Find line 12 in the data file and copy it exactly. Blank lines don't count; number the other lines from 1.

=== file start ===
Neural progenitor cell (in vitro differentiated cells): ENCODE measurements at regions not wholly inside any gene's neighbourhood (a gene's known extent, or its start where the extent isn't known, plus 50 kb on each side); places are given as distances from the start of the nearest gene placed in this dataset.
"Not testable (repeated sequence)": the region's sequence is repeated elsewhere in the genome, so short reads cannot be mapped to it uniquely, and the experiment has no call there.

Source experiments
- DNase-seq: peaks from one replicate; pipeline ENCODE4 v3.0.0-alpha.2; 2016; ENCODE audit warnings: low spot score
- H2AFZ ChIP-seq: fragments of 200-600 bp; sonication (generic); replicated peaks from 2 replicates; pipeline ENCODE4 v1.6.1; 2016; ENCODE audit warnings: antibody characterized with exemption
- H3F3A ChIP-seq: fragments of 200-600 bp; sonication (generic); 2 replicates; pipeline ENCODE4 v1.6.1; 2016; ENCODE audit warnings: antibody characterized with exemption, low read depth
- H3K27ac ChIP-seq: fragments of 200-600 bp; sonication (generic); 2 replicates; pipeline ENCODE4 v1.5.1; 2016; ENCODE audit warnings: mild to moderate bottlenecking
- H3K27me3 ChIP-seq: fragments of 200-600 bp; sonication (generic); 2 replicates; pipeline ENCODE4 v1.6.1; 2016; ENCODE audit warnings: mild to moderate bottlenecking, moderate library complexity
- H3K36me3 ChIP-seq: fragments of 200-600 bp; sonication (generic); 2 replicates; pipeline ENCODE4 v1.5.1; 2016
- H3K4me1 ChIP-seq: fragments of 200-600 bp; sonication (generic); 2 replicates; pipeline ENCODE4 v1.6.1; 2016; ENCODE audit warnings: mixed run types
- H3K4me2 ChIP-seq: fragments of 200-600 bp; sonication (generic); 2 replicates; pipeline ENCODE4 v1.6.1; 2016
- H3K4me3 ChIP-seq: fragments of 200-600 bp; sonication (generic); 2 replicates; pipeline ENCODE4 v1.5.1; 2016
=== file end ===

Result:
- H3K4me3 ChIP-seq: fragments of 200-600 bp; sonication (generic); 2 replicates; pipeline ENCODE4 v1.5.1; 2016